Discover and provide visibility into the location, volume, and context of data on premises, in the cloud, and in legacy databases. Classify the discovered data according to its personal information data type (credit card number, email address, medical records, etc.) and its security risk level. Provide pre-defined policies for PCI, SOX, and other generic compliance requirements. Offer closed-loop integration with external change management tools to track approved database changes implemented in SQL. Other tools can then track administrator activity and provide change management reports for manual reconciliation.

Build Your Evaluation Checklist

Every organization wants a database activity monitoring solution designed for minimal impact on their databases. With that in mind, we’ve developed a checklist that DBAs and other stakeholders can use when evaluating solutions.

Here are five things you want a database security monitoring solution to do and five things you don’t:

The Do’s

Consumes 1- 3 percent of CPU and disk resources, using an agent-only collection method. (You can cap the resource consumption, if needed.) Using an agent-only collection method, rather than a non-inline ‘sniffer’ or an inline bridge deployment, allows you to cluster gateways. And that helps ensure high-availability performance of your database. Note: This consumption is significantly lower than the approximately 20 percent associated with native database auditing. Provides continuous, real-time monitoring of local SQL traffic, such as IPC and Bequeth. It can also optionally monitor all incoming network-based SQL traffic to the database. Issues a TCP reset on a blocked session, which appears as if the client lost a network connection. As a result, nothing changes in the database and normal database client connection cleanup occurs as usual. Consumes minimal network bandwidth for monitoring incoming SQL statements to the gateway, plus some metadata such as response time or number of rows returned. Note: You can also monitor outbound network traffic via a separate interface, but that may create security issues if you trap sensitive data. It also creates a high volume of network traffic data. Provides a single, graphical interface for troubleshooting. You can quickly see what resources the agent is currently consuming, as well as view a history of resource consumption. If blocking is enabled, you can specify sending an email to the database activity monitoring tool, Security Information and Event Manager (SIEM), or other notification system.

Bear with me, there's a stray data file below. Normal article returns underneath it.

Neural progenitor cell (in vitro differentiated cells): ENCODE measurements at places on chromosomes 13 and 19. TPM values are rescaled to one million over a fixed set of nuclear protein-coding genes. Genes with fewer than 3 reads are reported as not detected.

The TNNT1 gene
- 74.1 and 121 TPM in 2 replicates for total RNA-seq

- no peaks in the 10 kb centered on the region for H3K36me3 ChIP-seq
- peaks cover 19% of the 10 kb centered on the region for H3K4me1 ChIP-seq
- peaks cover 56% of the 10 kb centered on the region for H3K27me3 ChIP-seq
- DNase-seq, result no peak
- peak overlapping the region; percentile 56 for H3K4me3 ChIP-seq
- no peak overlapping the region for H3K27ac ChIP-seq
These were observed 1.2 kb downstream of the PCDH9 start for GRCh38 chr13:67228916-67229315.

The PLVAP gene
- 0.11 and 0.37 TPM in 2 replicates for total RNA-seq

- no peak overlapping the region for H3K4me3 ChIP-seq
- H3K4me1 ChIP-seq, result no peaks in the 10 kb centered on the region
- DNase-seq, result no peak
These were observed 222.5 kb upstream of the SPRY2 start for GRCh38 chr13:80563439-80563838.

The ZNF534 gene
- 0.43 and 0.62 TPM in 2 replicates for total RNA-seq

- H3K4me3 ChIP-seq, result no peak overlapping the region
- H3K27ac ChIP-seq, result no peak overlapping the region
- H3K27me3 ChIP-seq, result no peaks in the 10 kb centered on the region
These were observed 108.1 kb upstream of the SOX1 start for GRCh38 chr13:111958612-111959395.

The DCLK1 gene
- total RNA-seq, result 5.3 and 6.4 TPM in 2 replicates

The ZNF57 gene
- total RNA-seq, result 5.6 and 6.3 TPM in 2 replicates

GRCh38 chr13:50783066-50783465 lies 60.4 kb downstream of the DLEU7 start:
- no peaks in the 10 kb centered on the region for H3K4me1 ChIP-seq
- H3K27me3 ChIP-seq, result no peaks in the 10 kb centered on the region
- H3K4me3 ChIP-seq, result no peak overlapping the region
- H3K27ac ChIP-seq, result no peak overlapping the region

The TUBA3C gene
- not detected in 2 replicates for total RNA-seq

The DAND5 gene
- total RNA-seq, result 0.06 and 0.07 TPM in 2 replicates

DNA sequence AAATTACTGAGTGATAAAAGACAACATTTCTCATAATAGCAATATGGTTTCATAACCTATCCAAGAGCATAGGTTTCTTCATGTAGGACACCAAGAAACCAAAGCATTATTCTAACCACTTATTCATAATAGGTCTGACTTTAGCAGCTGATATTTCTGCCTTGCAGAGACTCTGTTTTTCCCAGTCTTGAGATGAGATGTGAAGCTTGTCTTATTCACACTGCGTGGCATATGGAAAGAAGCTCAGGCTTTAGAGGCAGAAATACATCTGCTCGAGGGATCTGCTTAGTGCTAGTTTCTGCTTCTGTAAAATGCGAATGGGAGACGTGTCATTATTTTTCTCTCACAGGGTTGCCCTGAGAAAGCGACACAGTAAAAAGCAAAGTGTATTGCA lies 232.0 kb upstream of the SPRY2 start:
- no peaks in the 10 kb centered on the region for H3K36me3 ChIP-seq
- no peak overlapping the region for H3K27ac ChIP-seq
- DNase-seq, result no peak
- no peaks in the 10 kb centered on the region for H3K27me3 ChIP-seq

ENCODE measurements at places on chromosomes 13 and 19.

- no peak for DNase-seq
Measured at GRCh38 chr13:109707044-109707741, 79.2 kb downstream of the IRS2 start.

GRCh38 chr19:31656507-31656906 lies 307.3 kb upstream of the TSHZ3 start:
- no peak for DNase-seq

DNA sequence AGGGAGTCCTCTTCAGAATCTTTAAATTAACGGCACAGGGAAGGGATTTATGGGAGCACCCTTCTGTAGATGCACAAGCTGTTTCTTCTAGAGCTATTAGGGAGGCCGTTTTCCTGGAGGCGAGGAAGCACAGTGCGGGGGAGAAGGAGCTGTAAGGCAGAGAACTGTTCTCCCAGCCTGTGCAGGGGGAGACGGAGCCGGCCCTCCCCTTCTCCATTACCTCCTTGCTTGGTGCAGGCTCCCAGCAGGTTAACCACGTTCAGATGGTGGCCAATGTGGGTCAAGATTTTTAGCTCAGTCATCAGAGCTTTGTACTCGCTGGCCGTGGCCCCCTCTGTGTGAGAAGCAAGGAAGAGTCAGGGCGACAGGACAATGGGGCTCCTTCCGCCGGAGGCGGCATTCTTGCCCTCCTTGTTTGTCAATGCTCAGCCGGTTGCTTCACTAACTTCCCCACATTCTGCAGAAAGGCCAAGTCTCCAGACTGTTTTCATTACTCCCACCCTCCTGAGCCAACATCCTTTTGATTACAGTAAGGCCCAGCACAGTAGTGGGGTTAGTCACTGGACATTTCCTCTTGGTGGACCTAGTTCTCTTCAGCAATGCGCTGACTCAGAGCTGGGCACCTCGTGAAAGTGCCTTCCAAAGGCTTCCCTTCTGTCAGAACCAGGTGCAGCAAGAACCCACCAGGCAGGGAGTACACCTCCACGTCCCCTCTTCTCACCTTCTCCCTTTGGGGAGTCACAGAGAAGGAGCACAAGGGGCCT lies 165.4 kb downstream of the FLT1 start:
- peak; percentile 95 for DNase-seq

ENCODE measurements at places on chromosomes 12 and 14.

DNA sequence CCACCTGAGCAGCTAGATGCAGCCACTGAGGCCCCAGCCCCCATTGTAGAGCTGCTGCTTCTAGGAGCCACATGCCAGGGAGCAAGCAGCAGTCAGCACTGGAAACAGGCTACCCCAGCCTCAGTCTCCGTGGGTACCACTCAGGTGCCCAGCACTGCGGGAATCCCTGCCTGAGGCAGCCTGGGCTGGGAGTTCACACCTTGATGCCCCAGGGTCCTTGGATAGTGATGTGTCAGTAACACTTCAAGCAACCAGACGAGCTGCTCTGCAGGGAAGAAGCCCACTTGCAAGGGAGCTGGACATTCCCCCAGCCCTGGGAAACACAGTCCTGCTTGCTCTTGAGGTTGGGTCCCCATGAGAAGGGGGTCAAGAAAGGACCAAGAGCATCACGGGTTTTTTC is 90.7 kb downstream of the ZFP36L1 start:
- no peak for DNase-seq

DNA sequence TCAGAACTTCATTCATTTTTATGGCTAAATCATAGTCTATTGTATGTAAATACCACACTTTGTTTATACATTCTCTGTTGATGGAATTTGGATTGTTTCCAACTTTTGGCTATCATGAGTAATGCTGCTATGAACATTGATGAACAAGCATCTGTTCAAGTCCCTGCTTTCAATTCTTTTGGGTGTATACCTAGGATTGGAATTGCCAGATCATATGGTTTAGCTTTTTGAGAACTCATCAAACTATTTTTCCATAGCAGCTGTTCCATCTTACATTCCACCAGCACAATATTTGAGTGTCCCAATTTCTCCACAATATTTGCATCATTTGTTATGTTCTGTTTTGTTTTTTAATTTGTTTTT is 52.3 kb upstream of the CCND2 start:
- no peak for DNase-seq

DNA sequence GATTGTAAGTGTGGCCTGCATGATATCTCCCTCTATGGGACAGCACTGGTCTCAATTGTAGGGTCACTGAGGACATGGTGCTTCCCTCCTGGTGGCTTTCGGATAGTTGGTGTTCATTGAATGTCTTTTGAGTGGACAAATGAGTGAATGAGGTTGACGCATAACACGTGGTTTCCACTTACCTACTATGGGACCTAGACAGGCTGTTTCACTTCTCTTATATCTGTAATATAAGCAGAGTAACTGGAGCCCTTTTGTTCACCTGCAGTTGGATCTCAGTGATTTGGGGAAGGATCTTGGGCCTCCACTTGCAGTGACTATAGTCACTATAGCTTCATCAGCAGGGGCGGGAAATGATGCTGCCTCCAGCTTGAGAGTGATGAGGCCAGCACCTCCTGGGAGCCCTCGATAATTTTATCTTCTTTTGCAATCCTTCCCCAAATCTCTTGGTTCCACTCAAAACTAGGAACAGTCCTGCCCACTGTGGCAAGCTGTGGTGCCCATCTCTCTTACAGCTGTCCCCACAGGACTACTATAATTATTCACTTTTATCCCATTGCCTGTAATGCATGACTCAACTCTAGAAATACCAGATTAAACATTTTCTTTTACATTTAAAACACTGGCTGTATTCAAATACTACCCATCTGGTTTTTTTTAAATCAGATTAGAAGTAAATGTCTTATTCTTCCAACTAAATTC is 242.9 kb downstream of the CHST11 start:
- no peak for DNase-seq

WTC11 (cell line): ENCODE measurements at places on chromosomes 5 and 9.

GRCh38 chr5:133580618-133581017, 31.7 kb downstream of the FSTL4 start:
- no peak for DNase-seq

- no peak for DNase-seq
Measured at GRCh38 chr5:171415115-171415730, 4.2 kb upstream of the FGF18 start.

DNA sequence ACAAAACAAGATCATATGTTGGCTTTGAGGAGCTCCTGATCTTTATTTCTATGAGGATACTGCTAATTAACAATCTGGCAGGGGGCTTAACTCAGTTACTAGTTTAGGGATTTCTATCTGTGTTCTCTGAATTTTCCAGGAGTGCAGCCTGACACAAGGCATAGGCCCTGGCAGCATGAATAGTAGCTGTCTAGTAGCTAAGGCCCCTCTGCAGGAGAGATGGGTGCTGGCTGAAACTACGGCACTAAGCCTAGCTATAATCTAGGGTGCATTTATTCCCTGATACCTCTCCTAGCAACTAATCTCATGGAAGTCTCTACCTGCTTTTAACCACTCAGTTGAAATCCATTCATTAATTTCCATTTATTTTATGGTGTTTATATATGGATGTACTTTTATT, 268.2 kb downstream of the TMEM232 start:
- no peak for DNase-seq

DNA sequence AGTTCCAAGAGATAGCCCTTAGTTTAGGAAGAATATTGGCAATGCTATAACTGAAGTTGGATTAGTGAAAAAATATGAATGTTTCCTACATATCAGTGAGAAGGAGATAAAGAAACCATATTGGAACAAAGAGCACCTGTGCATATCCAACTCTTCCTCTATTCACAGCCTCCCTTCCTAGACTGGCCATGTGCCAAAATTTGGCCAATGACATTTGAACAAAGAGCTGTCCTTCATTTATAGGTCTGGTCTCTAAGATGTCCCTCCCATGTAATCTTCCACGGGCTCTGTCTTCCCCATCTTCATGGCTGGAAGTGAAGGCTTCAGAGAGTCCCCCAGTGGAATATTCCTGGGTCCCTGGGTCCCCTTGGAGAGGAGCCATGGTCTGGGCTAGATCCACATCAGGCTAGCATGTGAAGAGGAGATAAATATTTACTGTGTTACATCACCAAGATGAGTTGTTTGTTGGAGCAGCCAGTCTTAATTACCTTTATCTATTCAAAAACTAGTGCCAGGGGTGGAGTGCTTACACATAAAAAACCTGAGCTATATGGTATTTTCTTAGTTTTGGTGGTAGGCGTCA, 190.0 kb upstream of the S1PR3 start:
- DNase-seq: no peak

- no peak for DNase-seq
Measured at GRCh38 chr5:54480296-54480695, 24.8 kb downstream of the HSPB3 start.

The Don’ts

Won’t require installation of any objects in your database. No script to install. No credentials to install, other than operating credentials. Won’t alter or require altering of your database, database configuration files or database parameters. The agent is not touching your databases or doing anything to your databases. Won’t require a host reboot, except in rare use cases such as a DB2 on AIX database bounce. Won’t require a new or existing database user account for installation, monitoring, or blocking. Won’t write to the file system, except in the case of communication loss to gateway due to a block. And that can be curtailed as soon as the communication is re-established.